Dave (10/16/100 9:11 AM): The percentage of paid ads of any type are about 40% of my inventory.

Rob Frankel (10/16/100 9:11 AM): Most DIY'ers want to jump straight to the Clever stuff, but it's the really boring, accurate strategies that you build on. Try writing out the strategy is as boring a sentence as you can. TEHN make it clever.

Rob Frankel (10/16/100 9:11 AM): Dave, how much can you expect to make with an Ad Network? In a month, I mean...

Glenda (10/16/100 9:12 AM): I'll try that Rob...thanks

Dave (10/16/100 9:12 AM): I have 5,000,000 page impressions a month and they don't give any service. I am invisible

Rob Frankel (10/16/100 9:12 AM): Okay, but how much do you think would be reasonable for you to earn per month from the site?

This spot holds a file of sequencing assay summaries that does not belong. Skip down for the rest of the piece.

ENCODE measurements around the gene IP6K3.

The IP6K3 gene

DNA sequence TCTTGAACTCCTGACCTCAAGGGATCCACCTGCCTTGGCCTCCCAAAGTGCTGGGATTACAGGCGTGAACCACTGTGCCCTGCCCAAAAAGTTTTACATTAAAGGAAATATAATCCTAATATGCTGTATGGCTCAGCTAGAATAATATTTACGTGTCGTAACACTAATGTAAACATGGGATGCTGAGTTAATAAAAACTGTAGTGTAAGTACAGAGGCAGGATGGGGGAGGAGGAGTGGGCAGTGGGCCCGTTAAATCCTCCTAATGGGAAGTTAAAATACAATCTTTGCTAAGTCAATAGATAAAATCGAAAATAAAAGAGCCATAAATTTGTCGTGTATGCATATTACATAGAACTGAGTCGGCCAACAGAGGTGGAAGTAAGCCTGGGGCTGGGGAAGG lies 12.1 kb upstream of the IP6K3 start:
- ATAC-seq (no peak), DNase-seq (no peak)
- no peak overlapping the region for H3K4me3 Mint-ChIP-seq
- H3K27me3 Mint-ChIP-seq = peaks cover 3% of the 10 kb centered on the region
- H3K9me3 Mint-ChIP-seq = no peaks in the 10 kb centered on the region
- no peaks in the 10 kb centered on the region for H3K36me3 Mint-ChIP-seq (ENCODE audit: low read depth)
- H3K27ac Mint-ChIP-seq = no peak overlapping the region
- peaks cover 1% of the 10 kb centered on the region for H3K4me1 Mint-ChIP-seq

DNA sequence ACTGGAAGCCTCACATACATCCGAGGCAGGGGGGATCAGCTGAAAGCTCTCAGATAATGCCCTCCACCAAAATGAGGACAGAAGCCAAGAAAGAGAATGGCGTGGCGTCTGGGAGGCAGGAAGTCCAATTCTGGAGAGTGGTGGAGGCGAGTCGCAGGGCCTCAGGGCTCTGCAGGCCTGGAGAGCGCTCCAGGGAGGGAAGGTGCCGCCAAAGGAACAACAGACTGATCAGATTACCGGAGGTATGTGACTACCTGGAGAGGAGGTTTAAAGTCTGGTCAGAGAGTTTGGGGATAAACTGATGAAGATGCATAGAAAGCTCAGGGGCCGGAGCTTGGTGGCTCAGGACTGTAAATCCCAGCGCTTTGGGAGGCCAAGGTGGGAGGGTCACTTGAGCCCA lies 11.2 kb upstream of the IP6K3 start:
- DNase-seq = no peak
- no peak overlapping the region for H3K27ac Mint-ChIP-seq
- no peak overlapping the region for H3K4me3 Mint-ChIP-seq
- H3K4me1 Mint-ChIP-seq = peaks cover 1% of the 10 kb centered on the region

Dave (10/16/100 9:12 AM): I feel I should make a $3.00 average CPM.

Rob Frankel (10/16/100 9:13 AM): And how much are you making in REALITY?

Dave (10/16/100 9:13 AM): I would like to make $15.000

Rob Frankel (10/16/100 9:14 AM): Yeah, but how much ARE you making? Come on, now, fess up....

Dave (10/16/100 9:14 AM): I have been bringing in about $6.000 until lately. Now I am down to $4,000

Rob Frankel (10/16/100 9:14 AM): I'm working my way to the idiocy of selling ads on a network, or CPC in general.....

Rob Frankel (10/16/100 9:15 AM): Okay, Dave, tighten you seatbelt:

Dave (10/16/100 9:15 AM): COC on a network is stealing

Dave (10/16/100 9:16 AM): CPC

Rob Frankel (10/16/100 9:16 AM): YOU have 5,000,000 impressions a month and bring in say $5,000 a month. I have a couple of thousand people on FrankelBiz and sell one ad for $1000 a week on a flat rate.....Um, which has the better model?

Dave (10/16/100 9:17 AM): I have teenagers